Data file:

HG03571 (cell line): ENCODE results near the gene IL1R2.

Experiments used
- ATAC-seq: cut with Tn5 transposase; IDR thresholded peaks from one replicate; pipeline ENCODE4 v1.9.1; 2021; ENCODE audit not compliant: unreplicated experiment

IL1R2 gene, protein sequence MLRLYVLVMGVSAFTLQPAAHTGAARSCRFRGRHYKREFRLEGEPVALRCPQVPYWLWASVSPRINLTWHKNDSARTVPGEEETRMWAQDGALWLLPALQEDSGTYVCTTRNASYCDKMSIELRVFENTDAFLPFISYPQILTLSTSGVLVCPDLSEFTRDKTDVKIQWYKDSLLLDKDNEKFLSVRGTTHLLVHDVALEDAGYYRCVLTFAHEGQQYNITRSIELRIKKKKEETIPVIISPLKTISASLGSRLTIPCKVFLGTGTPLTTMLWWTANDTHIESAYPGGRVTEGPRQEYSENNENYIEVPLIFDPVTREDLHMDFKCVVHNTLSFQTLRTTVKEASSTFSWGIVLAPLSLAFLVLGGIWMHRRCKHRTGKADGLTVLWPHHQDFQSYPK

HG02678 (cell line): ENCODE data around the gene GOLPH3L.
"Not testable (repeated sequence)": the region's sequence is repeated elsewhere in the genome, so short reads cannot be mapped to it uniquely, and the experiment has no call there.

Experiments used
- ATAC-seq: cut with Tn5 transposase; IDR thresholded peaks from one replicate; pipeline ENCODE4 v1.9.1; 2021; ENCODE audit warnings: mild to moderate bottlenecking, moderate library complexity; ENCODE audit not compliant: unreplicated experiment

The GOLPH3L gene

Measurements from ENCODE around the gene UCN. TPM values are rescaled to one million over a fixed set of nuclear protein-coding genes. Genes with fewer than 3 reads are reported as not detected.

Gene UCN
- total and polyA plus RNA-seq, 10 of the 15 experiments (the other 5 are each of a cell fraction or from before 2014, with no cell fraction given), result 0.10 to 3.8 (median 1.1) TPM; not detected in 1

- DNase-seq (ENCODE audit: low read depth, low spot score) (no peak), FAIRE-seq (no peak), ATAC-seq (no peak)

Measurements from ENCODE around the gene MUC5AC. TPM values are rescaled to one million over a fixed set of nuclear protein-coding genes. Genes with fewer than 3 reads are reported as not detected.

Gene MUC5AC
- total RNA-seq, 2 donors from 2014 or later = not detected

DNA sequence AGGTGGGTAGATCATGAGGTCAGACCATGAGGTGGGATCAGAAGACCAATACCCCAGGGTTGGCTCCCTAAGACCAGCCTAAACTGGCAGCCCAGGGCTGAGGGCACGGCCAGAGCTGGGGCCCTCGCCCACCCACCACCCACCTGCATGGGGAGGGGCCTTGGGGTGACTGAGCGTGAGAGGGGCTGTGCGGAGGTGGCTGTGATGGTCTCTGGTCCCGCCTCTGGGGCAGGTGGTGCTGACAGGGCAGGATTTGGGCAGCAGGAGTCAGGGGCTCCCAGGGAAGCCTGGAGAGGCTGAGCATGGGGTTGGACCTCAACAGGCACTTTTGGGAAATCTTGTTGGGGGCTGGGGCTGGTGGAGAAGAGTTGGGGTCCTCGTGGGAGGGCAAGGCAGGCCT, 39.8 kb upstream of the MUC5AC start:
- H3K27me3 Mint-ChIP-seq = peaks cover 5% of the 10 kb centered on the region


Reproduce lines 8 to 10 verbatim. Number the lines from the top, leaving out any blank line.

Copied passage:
- ATAC-seq: cut with Tn5 transposase; IDR thresholded peaks from one replicate; pipeline ENCODE4 v1.9.1; 2021; ENCODE audit warnings: mild to moderate bottlenecking, moderate library complexity; ENCODE audit not compliant: unreplicated experiment

The GOLPH3L gene

Measurements from ENCODE around the gene UCN. TPM values are rescaled to one million over a fixed set of nuclear protein-coding genes. Genes with fewer than 3 reads are reported as not detected.